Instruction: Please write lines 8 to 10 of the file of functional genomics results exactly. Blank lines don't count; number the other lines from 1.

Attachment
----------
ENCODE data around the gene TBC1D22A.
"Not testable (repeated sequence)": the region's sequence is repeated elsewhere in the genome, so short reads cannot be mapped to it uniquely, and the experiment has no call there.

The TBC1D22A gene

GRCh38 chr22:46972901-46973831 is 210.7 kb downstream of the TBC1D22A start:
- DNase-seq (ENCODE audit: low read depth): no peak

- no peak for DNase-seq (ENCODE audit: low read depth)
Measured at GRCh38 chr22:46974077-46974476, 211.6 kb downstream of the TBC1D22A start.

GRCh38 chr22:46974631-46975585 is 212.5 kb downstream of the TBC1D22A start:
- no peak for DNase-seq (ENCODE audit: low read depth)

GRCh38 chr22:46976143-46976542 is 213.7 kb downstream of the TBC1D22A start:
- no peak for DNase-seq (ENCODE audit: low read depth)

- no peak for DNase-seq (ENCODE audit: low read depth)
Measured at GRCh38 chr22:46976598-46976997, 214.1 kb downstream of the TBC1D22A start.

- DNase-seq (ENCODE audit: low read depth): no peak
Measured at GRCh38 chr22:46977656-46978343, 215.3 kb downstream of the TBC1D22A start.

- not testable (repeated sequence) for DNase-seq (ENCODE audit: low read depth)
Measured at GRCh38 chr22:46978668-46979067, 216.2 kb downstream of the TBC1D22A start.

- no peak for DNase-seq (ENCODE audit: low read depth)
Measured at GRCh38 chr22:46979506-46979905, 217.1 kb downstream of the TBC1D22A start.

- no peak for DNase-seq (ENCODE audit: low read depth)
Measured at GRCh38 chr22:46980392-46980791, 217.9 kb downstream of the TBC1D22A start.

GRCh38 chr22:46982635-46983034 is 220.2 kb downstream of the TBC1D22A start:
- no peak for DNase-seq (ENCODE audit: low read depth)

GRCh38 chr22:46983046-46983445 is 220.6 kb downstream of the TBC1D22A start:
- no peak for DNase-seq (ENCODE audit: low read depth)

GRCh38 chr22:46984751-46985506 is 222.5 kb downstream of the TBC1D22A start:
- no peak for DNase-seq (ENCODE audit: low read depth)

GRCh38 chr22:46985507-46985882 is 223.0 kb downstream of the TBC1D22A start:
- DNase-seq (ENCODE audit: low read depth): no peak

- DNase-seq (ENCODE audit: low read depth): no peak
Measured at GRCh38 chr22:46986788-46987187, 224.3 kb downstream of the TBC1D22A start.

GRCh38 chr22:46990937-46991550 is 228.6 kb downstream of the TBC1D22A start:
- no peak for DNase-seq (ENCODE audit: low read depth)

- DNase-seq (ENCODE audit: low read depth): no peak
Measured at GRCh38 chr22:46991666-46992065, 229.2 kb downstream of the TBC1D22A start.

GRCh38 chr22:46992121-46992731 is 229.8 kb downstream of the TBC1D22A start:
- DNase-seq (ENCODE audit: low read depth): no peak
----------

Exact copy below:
GRCh38 chr22:46974631-46975585 is 212.5 kb downstream of the TBC1D22A start:
- no peak for DNase-seq (ENCODE audit: low read depth)

GRCh38 chr22:46976143-46976542 is 213.7 kb downstream of the TBC1D22A start: